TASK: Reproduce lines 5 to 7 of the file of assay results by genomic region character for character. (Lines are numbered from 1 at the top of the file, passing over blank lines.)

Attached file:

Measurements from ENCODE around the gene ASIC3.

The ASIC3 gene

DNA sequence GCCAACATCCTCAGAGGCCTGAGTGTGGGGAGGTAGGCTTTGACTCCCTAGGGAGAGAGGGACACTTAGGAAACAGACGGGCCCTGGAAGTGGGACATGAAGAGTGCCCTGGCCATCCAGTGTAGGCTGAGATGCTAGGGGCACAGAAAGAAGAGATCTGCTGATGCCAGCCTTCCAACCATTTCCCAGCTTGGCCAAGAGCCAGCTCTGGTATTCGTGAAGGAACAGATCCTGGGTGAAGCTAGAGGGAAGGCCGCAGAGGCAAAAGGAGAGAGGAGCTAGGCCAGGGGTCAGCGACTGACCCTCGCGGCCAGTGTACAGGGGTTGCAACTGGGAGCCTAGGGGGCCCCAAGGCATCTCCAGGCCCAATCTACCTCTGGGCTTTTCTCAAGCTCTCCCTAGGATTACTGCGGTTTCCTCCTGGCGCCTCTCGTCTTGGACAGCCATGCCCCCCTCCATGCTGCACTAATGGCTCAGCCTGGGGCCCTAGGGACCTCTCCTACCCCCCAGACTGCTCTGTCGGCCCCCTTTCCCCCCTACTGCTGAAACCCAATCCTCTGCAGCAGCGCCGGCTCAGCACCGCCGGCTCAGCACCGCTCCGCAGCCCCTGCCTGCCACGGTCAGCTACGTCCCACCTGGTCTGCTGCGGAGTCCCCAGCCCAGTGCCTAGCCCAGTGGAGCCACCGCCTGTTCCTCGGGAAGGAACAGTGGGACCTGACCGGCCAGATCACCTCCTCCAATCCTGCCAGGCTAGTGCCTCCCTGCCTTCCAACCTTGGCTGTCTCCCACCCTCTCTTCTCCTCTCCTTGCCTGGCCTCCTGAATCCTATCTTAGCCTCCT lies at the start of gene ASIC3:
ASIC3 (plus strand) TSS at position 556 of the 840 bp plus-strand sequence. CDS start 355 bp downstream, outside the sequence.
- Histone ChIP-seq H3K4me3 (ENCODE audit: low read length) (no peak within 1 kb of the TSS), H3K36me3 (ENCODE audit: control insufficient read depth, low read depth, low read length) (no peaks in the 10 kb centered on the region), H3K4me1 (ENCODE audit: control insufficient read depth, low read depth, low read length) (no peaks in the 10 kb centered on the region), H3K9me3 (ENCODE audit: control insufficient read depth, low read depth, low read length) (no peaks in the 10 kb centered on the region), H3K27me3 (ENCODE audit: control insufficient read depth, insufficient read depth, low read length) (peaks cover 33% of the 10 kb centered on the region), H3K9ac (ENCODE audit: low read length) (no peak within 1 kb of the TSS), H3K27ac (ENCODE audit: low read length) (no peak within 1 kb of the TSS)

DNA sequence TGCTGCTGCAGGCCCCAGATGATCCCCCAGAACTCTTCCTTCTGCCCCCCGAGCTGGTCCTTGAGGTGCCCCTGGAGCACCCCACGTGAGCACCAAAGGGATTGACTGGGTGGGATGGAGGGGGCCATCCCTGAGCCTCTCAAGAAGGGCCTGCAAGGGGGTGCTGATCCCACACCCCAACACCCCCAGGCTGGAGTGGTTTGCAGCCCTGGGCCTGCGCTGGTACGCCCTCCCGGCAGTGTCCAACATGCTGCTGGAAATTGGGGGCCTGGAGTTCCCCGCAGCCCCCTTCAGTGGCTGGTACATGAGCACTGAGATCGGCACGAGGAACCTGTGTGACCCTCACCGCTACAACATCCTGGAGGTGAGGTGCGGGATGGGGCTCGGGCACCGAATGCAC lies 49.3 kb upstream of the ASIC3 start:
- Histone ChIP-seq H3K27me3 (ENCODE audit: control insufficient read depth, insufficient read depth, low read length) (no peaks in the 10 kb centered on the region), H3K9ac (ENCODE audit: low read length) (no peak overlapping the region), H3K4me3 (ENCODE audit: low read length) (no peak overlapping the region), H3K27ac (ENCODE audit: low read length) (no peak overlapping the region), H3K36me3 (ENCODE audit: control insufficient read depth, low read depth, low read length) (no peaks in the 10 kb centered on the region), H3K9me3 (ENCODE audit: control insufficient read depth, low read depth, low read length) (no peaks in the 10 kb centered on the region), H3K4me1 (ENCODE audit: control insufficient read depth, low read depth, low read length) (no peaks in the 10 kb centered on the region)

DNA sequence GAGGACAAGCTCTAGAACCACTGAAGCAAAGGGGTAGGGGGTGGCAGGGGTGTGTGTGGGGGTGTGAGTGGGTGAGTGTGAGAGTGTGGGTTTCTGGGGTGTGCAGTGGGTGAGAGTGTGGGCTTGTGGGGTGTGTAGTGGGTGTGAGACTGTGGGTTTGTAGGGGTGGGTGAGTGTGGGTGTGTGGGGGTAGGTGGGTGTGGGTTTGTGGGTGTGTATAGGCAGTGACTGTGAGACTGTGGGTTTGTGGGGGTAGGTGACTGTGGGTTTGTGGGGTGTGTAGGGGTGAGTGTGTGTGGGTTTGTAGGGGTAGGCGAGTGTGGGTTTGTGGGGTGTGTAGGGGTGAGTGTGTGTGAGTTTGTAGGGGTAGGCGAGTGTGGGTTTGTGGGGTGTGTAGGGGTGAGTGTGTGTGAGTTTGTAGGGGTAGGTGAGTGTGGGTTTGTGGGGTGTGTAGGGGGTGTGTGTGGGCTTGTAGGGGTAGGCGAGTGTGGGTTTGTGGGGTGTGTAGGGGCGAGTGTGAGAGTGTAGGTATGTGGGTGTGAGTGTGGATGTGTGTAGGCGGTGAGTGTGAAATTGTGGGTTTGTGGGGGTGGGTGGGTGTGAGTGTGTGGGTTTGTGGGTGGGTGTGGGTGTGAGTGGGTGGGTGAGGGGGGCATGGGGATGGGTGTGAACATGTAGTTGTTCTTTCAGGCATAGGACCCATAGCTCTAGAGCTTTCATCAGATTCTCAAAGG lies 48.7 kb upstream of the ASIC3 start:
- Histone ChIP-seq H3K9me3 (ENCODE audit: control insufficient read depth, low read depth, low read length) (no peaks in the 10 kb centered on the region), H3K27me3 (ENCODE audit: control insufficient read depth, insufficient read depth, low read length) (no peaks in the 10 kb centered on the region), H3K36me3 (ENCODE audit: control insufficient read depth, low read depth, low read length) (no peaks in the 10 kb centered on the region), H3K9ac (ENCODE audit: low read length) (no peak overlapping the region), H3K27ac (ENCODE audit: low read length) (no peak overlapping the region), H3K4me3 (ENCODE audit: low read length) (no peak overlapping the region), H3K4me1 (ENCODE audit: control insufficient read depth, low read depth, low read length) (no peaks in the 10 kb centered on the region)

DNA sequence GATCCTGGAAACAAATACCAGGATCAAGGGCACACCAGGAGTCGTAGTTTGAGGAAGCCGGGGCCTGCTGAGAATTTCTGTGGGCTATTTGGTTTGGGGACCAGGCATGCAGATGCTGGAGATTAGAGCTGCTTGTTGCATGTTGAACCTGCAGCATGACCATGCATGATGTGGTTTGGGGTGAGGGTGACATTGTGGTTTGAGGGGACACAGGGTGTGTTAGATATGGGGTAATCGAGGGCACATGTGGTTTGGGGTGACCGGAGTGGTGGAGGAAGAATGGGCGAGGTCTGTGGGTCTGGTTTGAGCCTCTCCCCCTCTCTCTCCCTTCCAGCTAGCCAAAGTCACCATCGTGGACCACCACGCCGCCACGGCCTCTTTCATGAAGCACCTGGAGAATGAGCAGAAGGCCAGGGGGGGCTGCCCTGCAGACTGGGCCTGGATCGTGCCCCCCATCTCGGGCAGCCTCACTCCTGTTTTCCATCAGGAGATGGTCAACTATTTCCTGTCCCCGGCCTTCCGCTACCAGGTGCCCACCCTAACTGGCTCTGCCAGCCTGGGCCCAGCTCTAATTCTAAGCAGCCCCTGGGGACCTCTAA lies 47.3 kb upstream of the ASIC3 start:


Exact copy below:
- Histone ChIP-seq H3K4me3 (ENCODE audit: low read length) (no peak within 1 kb of the TSS), H3K36me3 (ENCODE audit: control insufficient read depth, low read depth, low read length) (no peaks in the 10 kb centered on the region), H3K4me1 (ENCODE audit: control insufficient read depth, low read depth, low read length) (no peaks in the 10 kb centered on the region), H3K9me3 (ENCODE audit: control insufficient read depth, low read depth, low read length) (no peaks in the 10 kb centered on the region), H3K27me3 (ENCODE audit: control insufficient read depth, insufficient read depth, low read length) (peaks cover 33% of the 10 kb centered on the region), H3K9ac (ENCODE audit: low read length) (no peak within 1 kb of the TSS), H3K27ac (ENCODE audit: low read length) (no peak within 1 kb of the TSS)

DNA sequence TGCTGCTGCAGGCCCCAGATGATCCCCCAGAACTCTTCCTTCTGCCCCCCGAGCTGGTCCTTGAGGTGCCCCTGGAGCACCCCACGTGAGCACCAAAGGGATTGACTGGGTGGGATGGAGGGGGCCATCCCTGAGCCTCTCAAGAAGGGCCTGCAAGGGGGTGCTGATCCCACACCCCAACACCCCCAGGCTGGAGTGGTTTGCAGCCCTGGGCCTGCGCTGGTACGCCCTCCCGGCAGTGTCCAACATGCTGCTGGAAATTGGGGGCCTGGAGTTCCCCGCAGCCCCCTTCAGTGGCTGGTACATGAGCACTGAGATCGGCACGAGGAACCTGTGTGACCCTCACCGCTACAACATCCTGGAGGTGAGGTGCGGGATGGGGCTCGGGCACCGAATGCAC lies 49.3 kb upstream of the ASIC3 start:
- Histone ChIP-seq H3K27me3 (ENCODE audit: control insufficient read depth, insufficient read depth, low read length) (no peaks in the 10 kb centered on the region), H3K9ac (ENCODE audit: low read length) (no peak overlapping the region), H3K4me3 (ENCODE audit: low read length) (no peak overlapping the region), H3K27ac (ENCODE audit: low read length) (no peak overlapping the region), H3K36me3 (ENCODE audit: control insufficient read depth, low read depth, low read length) (no peaks in the 10 kb centered on the region), H3K9me3 (ENCODE audit: control insufficient read depth, low read depth, low read length) (no peaks in the 10 kb centered on the region), H3K4me1 (ENCODE audit: control insufficient read depth, low read depth, low read length) (no peaks in the 10 kb centered on the region)